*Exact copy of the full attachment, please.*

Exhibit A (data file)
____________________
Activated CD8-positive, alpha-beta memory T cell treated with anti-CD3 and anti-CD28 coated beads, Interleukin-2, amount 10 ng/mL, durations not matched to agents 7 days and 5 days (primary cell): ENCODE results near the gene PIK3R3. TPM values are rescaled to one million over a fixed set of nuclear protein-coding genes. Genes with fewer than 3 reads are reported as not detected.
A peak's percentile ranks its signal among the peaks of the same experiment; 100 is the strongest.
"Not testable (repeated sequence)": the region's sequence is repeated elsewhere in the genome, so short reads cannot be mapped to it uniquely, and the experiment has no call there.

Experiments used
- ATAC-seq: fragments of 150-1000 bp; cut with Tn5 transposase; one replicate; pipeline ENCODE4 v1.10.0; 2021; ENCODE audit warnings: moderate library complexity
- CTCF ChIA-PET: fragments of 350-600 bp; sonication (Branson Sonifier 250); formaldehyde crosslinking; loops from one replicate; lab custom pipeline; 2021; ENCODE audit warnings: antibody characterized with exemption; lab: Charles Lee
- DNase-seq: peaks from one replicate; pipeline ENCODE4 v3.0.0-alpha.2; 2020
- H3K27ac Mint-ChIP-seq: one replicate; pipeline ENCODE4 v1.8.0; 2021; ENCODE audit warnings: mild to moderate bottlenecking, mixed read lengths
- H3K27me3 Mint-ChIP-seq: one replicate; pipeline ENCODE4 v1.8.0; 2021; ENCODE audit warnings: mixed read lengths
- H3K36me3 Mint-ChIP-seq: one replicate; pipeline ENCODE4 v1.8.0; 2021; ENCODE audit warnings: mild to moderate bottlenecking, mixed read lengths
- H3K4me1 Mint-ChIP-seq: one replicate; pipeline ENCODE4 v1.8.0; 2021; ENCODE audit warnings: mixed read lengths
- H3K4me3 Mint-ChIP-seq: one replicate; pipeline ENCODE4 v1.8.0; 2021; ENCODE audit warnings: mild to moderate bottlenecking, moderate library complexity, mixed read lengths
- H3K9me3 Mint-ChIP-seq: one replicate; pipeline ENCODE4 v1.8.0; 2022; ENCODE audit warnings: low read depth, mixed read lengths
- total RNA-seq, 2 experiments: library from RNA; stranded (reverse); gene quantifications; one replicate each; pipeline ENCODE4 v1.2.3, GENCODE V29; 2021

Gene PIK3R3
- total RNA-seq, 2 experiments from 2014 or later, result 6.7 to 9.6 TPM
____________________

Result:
Activated CD8-positive, alpha-beta memory T cell treated with anti-CD3 and anti-CD28 coated beads, Interleukin-2, amount 10 ng/mL, durations not matched to agents 7 days and 5 days (primary cell): ENCODE results near the gene PIK3R3. TPM values are rescaled to one million over a fixed set of nuclear protein-coding genes. Genes with fewer than 3 reads are reported as not detected.
A peak's percentile ranks its signal among the peaks of the same experiment; 100 is the strongest.
"Not testable (repeated sequence)": the region's sequence is repeated elsewhere in the genome, so short reads cannot be mapped to it uniquely, and the experiment has no call there.

Experiments used
- ATAC-seq: fragments of 150-1000 bp; cut with Tn5 transposase; one replicate; pipeline ENCODE4 v1.10.0; 2021; ENCODE audit warnings: moderate library complexity
- CTCF ChIA-PET: fragments of 350-600 bp; sonication (Branson Sonifier 250); formaldehyde crosslinking; loops from one replicate; lab custom pipeline; 2021; ENCODE audit warnings: antibody characterized with exemption; lab: Charles Lee
- DNase-seq: peaks from one replicate; pipeline ENCODE4 v3.0.0-alpha.2; 2020
- H3K27ac Mint-ChIP-seq: one replicate; pipeline ENCODE4 v1.8.0; 2021; ENCODE audit warnings: mild to moderate bottlenecking, mixed read lengths
- H3K27me3 Mint-ChIP-seq: one replicate; pipeline ENCODE4 v1.8.0; 2021; ENCODE audit warnings: mixed read lengths
- H3K36me3 Mint-ChIP-seq: one replicate; pipeline ENCODE4 v1.8.0; 2021; ENCODE audit warnings: mild to moderate bottlenecking, mixed read lengths
- H3K4me1 Mint-ChIP-seq: one replicate; pipeline ENCODE4 v1.8.0; 2021; ENCODE audit warnings: mixed read lengths
- H3K4me3 Mint-ChIP-seq: one replicate; pipeline ENCODE4 v1.8.0; 2021; ENCODE audit warnings: mild to moderate bottlenecking, moderate library complexity, mixed read lengths
- H3K9me3 Mint-ChIP-seq: one replicate; pipeline ENCODE4 v1.8.0; 2022; ENCODE audit warnings: low read depth, mixed read lengths
- total RNA-seq, 2 experiments: library from RNA; stranded (reverse); gene quantifications; one replicate each; pipeline ENCODE4 v1.2.3, GENCODE V29; 2021

Gene PIK3R3
- total RNA-seq, 2 experiments from 2014 or later, result 6.7 to 9.6 TPM